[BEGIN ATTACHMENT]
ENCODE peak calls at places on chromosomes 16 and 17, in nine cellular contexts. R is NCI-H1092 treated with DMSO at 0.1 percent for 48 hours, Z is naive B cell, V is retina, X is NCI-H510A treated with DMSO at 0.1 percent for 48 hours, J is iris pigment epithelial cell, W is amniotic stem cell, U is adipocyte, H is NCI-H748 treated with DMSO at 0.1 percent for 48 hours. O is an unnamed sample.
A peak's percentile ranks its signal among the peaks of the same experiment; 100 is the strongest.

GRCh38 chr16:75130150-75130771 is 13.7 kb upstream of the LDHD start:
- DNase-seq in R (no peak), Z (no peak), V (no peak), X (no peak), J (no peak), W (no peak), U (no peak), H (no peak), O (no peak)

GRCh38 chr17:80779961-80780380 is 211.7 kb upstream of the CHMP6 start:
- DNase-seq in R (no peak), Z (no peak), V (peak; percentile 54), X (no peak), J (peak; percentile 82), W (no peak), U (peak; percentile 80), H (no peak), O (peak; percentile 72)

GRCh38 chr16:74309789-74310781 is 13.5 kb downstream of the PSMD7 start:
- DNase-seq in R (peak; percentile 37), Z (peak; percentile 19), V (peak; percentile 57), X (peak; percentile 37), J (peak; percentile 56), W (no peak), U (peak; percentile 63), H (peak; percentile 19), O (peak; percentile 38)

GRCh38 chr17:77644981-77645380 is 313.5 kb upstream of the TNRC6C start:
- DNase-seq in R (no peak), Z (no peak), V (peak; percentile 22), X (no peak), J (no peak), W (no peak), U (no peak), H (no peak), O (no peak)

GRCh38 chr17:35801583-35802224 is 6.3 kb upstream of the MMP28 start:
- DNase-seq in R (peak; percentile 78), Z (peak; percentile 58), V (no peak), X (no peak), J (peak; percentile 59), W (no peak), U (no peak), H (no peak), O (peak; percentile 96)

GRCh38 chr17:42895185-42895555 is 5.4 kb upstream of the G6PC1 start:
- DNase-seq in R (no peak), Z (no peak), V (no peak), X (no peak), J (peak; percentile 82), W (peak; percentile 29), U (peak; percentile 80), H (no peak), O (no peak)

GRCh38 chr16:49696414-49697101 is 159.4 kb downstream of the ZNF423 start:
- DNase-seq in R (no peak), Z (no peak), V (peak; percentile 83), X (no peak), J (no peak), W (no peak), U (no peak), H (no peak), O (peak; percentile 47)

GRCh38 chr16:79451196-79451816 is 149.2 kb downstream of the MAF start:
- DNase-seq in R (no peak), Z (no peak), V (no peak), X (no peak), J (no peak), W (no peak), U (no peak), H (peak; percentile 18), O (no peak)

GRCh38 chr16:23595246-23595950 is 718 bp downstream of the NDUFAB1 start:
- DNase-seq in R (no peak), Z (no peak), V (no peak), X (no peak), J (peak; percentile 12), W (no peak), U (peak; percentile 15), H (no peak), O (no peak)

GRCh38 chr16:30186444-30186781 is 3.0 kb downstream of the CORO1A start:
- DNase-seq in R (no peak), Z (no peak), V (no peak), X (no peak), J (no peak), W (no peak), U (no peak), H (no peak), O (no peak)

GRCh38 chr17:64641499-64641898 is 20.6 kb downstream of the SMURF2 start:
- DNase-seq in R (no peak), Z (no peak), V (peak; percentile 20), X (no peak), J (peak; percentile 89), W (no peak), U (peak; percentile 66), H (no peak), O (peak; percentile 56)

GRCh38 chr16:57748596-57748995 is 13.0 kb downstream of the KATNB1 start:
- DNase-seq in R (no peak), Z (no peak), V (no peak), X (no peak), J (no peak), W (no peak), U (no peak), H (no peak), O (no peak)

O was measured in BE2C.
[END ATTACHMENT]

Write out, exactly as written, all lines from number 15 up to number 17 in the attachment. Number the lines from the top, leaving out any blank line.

GRCh38 chr16:49696414-49697101 is 159.4 kb downstream of the ZNF423 start:
- DNase-seq in R (no peak), Z (no peak), V (peak; percentile 83), X (no peak), J (no peak), W (no peak), U (no peak), H (no peak), O (peak; percentile 47)

GRCh38 chr16:79451196-79451816 is 149.2 kb downstream of the MAF start: